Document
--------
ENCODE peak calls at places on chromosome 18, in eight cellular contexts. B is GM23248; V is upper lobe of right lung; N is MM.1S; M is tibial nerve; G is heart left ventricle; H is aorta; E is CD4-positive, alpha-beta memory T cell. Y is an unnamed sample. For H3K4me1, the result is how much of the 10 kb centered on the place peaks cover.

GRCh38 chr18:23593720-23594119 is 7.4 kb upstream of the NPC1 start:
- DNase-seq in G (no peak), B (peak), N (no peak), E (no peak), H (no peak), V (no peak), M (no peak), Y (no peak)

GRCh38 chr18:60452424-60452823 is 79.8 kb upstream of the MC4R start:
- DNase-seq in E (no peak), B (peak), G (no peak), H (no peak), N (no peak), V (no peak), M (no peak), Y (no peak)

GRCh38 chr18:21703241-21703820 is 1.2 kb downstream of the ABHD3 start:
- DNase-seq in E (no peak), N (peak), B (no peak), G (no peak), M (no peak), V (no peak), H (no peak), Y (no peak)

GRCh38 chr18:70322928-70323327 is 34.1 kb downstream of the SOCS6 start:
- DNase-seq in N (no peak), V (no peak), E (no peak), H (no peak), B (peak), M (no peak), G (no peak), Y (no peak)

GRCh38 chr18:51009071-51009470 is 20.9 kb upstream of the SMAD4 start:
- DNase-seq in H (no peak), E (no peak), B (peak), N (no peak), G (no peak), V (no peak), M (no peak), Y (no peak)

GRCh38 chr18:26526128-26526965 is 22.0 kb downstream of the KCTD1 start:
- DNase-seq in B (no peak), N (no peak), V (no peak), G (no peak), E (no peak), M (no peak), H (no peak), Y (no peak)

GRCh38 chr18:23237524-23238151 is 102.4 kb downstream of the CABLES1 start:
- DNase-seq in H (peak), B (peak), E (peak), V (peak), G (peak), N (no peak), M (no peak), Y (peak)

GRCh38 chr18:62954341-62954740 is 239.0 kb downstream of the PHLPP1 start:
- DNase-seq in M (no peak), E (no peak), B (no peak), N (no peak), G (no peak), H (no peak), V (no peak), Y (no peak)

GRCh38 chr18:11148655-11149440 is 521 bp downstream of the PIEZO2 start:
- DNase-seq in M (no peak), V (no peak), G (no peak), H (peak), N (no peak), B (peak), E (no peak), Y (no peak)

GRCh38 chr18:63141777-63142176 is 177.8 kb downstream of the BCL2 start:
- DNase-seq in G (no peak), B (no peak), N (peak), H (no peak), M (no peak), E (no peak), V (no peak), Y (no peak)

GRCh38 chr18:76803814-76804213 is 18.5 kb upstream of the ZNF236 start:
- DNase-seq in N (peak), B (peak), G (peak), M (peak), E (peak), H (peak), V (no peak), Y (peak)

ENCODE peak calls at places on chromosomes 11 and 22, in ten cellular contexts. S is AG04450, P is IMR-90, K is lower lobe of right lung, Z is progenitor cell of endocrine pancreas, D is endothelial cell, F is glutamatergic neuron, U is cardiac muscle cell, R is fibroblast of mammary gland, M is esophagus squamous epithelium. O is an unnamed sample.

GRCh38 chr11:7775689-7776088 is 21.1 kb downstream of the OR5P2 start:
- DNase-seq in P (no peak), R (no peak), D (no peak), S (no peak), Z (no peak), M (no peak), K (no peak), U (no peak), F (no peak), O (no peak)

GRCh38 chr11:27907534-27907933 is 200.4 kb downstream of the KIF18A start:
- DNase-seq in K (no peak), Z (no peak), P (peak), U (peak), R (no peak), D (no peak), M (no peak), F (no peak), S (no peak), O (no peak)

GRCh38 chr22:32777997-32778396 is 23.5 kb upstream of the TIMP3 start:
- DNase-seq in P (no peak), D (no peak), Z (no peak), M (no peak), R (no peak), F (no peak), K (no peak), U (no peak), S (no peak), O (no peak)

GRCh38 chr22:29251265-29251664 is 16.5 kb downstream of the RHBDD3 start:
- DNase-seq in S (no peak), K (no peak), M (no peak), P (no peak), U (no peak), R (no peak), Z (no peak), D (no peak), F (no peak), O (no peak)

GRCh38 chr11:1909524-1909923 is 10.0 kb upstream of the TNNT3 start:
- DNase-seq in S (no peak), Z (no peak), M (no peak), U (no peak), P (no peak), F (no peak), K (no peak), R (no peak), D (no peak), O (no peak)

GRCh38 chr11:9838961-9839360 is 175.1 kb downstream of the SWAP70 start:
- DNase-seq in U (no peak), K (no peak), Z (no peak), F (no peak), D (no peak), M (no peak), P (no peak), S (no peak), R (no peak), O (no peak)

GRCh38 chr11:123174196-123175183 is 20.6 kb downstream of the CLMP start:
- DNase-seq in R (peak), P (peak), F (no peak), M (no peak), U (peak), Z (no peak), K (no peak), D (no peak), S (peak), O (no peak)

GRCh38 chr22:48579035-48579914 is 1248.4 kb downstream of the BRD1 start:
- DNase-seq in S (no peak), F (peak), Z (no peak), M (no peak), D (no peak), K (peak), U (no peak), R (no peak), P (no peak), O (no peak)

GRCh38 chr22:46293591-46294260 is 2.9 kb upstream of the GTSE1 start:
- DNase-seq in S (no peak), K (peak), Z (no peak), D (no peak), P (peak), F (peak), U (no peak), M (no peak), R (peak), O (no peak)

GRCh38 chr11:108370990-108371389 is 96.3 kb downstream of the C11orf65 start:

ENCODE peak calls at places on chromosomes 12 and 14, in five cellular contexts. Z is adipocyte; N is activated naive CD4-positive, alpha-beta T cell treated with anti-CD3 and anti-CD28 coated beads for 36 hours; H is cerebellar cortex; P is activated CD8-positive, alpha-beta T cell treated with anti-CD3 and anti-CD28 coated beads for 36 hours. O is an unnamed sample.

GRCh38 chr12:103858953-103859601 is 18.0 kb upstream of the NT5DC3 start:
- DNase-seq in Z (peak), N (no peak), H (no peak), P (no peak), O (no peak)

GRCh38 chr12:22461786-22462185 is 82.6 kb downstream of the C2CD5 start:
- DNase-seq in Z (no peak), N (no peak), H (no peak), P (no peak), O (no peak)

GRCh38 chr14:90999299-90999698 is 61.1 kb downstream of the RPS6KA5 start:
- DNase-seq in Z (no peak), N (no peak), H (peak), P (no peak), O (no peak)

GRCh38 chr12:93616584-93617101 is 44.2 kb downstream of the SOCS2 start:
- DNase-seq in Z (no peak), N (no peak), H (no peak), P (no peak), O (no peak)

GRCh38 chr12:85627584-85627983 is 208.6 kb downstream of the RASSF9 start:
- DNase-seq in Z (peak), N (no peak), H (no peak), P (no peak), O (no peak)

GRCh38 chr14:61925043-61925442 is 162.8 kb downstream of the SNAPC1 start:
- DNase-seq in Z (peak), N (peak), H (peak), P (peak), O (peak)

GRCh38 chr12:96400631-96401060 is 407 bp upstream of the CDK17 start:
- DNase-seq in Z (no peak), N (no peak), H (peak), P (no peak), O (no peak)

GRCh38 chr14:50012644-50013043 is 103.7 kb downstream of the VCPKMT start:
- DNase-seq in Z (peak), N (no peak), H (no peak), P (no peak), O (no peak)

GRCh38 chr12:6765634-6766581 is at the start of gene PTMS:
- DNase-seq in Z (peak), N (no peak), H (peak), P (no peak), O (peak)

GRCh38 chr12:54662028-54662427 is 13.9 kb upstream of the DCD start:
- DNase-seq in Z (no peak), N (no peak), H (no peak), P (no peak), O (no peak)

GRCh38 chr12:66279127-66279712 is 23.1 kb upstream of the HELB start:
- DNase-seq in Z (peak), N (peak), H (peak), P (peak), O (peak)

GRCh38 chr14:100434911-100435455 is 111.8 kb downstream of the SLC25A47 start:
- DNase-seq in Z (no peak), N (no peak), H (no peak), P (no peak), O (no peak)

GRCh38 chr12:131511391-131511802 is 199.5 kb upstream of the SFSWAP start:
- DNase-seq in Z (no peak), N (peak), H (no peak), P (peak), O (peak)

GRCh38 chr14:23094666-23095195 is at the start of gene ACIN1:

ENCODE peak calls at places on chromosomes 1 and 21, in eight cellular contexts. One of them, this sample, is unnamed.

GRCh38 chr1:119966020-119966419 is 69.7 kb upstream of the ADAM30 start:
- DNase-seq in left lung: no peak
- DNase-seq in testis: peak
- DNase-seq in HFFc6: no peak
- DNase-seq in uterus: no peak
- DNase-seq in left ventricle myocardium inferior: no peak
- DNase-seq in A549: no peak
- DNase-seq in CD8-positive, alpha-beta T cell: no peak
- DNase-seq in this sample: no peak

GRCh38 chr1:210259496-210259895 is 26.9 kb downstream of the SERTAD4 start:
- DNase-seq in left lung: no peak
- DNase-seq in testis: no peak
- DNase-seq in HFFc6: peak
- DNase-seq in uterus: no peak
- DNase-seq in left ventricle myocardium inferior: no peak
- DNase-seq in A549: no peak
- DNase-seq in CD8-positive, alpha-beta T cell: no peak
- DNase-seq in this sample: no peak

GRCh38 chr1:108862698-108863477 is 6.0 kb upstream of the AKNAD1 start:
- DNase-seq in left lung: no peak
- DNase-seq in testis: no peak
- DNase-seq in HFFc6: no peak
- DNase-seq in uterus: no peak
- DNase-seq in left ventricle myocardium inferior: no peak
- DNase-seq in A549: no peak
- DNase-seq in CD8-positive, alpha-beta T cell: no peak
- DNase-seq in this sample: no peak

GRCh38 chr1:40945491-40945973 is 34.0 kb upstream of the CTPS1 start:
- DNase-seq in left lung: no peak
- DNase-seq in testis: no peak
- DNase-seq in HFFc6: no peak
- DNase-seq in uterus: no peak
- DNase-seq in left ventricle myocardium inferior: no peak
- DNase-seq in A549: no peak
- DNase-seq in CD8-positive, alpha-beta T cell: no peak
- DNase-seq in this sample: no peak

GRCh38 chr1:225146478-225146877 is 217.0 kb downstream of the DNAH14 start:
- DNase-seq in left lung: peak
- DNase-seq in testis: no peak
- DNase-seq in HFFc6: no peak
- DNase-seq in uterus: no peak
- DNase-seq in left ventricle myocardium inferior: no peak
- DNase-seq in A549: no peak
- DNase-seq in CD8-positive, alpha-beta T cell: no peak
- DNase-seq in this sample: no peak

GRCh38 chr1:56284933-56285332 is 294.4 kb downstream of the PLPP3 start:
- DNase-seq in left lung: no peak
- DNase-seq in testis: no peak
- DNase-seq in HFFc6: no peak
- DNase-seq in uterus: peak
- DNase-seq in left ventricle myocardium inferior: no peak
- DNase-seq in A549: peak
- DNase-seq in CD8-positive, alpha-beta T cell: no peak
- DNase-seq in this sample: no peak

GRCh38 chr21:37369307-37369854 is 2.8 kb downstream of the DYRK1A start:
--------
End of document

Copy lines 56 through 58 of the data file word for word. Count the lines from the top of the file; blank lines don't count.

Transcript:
- DNase-seq in Z (peak), N (peak), H (peak), P (peak), O (peak)

GRCh38 chr12:96400631-96401060 is 407 bp upstream of the CDK17 start:
- DNase-seq in Z (no peak), N (no peak), H (peak), P (no peak), O (no peak)